Down on the Ground in the Anthropocene City-State

By George Sibley

An interesting thing happened mid-March in Boulder which the media seem to have mostly missed. Commissioners from Grand County showed up at a noisy Boulder County commissioners’ hearing on a West Slope-to-East Slope transmountain water diversion project – to testify on behalf of the project. It is probably the first time ever, in the generally contentious history of Colorado water development, that the people in a basin of origin have supported a transmountain diversion project that people in the basin of destination oppose.

Although this is a story from just beyond our Central Colorado boundaries, it is a story of interest to anyone in the West who is wondering how, or even if, we are going to finally leave the 20th century and venture into the 21st and the Anthropocene Epoch we keep trying to pretend we haven’t brought on ourselves.

The report on the Boulder County hearing sounded like your usual 20th century public hearing on the kind of issue that seems almost structured to pit environmentalists against the developers of something or other – a hearing in which no one has to listen because everyone already knows what everyone else is going to say.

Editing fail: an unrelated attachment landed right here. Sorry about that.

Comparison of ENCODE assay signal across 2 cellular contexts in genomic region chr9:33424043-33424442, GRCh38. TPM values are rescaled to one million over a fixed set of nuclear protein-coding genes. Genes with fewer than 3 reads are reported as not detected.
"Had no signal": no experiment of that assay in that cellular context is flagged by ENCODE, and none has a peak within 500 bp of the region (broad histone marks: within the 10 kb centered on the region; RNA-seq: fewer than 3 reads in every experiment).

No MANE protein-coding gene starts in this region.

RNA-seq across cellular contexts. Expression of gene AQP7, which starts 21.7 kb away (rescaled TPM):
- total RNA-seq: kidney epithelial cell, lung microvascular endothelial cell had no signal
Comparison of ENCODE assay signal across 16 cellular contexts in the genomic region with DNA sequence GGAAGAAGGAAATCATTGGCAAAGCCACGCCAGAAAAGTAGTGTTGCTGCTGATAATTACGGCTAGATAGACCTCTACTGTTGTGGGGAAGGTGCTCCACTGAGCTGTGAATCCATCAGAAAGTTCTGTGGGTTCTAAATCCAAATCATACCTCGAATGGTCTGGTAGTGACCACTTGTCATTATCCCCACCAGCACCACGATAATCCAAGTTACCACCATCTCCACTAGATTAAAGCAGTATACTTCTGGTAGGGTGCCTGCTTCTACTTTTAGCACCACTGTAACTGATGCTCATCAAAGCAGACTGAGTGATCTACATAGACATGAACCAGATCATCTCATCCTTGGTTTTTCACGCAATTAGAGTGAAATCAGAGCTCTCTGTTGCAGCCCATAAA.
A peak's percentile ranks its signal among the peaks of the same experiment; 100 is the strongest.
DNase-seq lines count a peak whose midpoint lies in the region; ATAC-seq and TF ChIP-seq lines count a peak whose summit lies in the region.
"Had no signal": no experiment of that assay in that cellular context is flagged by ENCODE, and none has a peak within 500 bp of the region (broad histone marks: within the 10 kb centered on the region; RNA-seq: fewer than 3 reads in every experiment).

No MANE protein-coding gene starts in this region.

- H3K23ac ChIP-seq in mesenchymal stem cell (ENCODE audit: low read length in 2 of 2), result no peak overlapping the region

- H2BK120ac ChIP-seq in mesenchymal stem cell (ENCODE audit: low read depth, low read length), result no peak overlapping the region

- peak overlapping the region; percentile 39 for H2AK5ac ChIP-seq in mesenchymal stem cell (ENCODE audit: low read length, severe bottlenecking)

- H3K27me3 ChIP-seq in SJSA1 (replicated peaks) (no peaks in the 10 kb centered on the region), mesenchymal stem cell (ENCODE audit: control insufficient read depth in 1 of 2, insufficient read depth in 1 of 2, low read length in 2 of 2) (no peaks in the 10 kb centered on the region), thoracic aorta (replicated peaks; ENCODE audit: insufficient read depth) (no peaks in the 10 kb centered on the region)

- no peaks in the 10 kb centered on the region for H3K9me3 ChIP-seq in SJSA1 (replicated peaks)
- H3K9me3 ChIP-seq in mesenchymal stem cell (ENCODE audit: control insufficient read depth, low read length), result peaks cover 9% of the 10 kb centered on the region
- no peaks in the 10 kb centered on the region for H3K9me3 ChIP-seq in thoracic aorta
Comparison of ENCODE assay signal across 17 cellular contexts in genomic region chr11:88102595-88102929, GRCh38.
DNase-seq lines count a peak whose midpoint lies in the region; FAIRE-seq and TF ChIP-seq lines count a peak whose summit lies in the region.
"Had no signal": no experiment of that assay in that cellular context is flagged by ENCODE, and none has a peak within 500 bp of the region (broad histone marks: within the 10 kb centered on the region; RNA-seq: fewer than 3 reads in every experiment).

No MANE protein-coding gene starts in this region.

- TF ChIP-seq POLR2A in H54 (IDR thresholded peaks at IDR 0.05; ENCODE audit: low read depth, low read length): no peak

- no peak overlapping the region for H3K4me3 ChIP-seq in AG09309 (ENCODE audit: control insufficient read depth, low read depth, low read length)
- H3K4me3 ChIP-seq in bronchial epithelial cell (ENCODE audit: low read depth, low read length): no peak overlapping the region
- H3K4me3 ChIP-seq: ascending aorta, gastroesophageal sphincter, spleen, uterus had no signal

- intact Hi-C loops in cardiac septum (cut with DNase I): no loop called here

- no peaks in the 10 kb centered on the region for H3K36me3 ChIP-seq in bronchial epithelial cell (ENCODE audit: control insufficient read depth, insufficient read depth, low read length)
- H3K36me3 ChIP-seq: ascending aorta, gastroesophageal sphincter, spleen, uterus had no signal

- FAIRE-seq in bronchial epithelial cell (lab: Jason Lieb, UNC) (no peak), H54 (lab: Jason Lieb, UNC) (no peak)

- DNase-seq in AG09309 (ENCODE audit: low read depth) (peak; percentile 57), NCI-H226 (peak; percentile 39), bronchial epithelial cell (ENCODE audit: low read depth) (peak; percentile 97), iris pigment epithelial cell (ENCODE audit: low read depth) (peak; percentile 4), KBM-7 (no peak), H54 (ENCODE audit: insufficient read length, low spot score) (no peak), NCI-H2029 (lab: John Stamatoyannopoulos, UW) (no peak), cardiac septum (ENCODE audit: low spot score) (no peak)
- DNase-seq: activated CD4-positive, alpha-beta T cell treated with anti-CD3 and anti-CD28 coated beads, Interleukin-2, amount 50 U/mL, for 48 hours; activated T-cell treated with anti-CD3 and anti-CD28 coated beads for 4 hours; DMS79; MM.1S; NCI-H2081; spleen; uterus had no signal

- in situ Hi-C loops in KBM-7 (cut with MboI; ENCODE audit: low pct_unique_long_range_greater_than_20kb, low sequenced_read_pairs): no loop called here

The issue in this case pits the usual Front Range environmental organizations against a public utility that everyone loved to hate through the 20th century, Denver Water (DW). DW wants to enlarge the Gross Dam and Reservoir it built in the 1950s in the foothills near Boulder, to hold some additional water it wants to import from the West Slope – its “Moffat Firming Project” which would bring a third more water on average through its Moffat Tunnel Project from the Fraser and Williams Fork Rivers in the Upper Colorado River watersheds.

The Gross expansion is not a small enlargement: DW wants to raise the height of the 340-foot dam another 131 feet, almost tripling the capacity of the reservoir, adding 77,000 acre-feet (af) to the current 41,800 af capacity. DW already holds a water right for the additional supply, but has no place on the Front Range to store it when it is available for diversion in the spring and early summer runoff.

According to the report in the Boulder Daily Camera, scores of people testified in the four-hour hearing, virtually all of them opposing the enlargement with “impassioned pleas.” Many of them were associated with Boulder’s Environmental Group and the “Save the Colorado” organization. Their major argument is that DW ought to be able to obtain its “new water” for the future entirely through conservation – never mind that DW has already significantly reduced water consumption among its customers to where the utility is now only delivering the same quantity of water it was delivering in the late 1960s, but with half a million more customers. Denver is also developing a reuse system to maximize its use of transmountain diversions, but there’s probably a limit to the water you can squeeze out of a city.